This configuration has particular advantages, because it guarantees that the new vertex is always V0 for each face. Also, since each vertex corresponds to an opposite edge and neighbor, the ordering creates a way to check the configuration for optimality in a regularized way. First, the neighbor that will be checked for optimality will always be the side involving neighbor 0. Furthermore, the indexing system guarantees that, by repeatedly moving toward “Neighbor 1” of each face, the system will circle around all the faces containing the new point and will eventually get back to the original face. Thus, the indexing creates a way to make a complete optimality check.
vi. Checking for Optimality of Mesh Quality
Referring again to FIG. 10, incremental mesh building proceeds in step 514 to check the new point addition for optimality, reorganizing the mesh if the configuration created with the new point is not optimal in quality. In an exemplary embodiment, the optimal quality principle to be followed is the principle of Delaunay triangulation. To implement a Delaunay triangulation check the present invention projects the data point values in the mesh and 3D mesh configuration on to the reference object. FIG. 12a depicts a mesh construction projected on to a reference plane. FIG. 12b depicts a mesh construction projected on to a unit sphere. The present invention provides that the calculations for Delaunayian circumcircles and intersections shall be made with reference to those projected coordinates.
FIGS. 12cd depict the basic optimization principle of Delaunay triangulation as implemented in the present invention. For a triangle, e.g., triangle 370 in FIG. 12c, Delaunay principles hold that a circumcircle described by the three vertices of the triangle will not contain any other points of the mesh. In FIG. 12c, circumcircle 371 circumscribes no other point, such as point 372. Hence, triangle 370 is optimal by Delaunay principles.
FIG. 12d, on the other hand, depicts a triangle configuration (between triangle 374 and 375) that is not optimal and requires “flipping.” As shown, circumcircle 377 for triangle 374 bounds point 376. In such a case, Delaunay principles hold that edge 379 must be flipped to create new edge 381 (as shown) and two new triangles 380 and 382. In creating the new configuration after point insertion, it may be necessary to make many flips while checking the resulting triangles for optimality. The present invention speeds the flipping process by creating a predetermined order to the checking and flipping.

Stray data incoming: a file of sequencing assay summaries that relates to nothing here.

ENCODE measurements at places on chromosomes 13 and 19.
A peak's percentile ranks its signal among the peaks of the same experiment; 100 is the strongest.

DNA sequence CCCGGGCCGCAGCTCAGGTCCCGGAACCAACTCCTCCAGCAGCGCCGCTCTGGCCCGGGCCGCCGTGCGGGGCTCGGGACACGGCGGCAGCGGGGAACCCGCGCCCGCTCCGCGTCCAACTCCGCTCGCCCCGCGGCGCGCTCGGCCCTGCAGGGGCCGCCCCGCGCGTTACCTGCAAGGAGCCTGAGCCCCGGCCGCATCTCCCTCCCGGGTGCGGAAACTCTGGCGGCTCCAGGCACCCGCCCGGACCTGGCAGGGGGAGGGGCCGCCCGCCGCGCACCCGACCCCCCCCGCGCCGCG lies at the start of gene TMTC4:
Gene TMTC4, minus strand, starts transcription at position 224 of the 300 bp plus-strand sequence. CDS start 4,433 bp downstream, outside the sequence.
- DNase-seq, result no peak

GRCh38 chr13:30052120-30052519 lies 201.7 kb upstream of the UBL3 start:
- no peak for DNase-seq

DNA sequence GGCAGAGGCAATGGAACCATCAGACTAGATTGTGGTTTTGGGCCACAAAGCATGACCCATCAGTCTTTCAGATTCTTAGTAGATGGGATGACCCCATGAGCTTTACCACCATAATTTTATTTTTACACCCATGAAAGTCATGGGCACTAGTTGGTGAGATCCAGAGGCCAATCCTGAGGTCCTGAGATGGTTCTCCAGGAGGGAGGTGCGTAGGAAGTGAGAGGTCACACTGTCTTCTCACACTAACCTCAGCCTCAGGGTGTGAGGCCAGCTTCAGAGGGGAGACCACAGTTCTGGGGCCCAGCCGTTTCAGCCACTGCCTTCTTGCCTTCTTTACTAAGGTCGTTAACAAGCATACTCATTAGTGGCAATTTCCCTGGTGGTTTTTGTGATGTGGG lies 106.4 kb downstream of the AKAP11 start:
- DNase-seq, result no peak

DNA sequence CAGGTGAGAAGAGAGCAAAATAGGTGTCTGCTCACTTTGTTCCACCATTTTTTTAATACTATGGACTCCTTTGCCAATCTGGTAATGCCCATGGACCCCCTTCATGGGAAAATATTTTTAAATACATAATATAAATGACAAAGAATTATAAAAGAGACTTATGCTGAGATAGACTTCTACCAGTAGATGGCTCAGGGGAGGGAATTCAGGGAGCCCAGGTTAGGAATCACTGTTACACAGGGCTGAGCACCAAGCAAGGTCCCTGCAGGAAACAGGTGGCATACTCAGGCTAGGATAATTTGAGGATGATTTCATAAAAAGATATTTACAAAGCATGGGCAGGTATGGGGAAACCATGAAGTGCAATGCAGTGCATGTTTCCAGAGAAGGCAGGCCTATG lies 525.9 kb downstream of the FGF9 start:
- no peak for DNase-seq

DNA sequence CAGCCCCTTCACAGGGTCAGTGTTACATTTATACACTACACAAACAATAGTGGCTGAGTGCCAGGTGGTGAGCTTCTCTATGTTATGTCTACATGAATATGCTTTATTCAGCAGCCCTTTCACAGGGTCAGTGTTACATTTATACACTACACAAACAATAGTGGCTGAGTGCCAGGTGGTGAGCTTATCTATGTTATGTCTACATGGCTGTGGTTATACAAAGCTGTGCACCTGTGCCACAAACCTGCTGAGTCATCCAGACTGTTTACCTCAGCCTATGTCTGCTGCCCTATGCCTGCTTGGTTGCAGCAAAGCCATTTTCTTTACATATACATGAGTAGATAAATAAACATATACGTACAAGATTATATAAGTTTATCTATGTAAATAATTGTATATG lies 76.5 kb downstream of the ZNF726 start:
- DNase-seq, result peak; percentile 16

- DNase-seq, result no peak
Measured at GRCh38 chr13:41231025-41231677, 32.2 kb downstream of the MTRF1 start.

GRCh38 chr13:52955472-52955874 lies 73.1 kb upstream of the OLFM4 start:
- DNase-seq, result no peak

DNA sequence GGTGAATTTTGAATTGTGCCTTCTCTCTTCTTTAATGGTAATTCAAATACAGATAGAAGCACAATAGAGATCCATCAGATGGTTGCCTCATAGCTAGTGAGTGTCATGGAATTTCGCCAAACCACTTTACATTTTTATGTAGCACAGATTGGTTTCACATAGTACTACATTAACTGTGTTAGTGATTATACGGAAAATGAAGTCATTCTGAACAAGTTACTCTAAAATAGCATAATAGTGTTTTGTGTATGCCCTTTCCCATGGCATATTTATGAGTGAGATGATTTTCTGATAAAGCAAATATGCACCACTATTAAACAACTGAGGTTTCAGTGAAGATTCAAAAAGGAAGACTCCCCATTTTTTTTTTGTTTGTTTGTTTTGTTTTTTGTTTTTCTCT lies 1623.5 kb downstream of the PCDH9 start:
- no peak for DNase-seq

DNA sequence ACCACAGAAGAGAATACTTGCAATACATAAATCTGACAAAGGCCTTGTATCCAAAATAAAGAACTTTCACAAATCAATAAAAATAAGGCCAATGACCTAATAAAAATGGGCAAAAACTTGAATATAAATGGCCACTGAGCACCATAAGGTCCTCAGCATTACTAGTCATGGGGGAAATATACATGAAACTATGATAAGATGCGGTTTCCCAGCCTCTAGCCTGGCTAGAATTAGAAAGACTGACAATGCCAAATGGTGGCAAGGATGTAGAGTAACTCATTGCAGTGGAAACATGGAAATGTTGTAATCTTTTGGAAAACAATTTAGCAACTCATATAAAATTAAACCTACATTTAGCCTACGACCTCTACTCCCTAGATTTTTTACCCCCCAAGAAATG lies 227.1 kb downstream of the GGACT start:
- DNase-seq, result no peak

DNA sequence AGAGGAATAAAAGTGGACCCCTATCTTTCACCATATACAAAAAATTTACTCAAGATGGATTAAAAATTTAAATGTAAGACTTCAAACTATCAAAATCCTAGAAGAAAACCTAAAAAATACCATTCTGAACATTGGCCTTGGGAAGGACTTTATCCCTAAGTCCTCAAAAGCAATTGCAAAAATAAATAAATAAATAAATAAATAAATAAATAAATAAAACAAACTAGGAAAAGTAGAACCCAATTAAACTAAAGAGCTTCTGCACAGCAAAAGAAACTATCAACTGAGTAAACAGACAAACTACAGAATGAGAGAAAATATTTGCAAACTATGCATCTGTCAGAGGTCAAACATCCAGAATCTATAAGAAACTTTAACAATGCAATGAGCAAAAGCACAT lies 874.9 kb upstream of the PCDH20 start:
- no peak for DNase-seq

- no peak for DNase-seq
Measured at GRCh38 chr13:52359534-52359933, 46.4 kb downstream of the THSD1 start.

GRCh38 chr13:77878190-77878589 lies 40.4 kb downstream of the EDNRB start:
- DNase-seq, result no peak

Referring again to FIG. 10, the up res/insert procedure 132 begins in step 514 a procedure to check all triangles in the region of the insertion point for optimality. The basic procedure of this step is to check the triangles to determine whether they should be flipped. For each triangle tested, the processor in step 514 makes a call to a basic flip function 516 which tests a triangle, executes a flip if necessary and returns a yes/no flag showing whether it executed a flip.
FIG. 13 depicts an exemplary process flow for exchanging a link for two triangles when a flip might occur. This is the execution of the flip function 516. In this discussion, reference is also made again to FIG. 12d which shows exchange of links in the mesh as the flip occurs. Referring to FIG. 12d, the procedure operates to check triangle “a”, 374. Neighbor #0 of triangle “a” is triangle “b”, 375.
Referring to the procedure of FIG. 13, the processor in step 600 proceeds to calculate a circumcircle (e.g., 377, FIG. 12d) for the triangle in question, e.g., Triangle “a”. In an exemplary embodiment, the system calculates and stores the circumcircle equation for use in later checking procedures. This circumcircle equation can be reused until the triangle is altered by a point insertion or flipping. The storage of the equation provides additional processing speed. In step 602, the processor checks to insure that the vertices of Neighbor 0 (Triangle “b”) do not fall within the circumcircle 377. If the points do fall within, the processor in step 604 determines that the edges of the triangles must be flipped.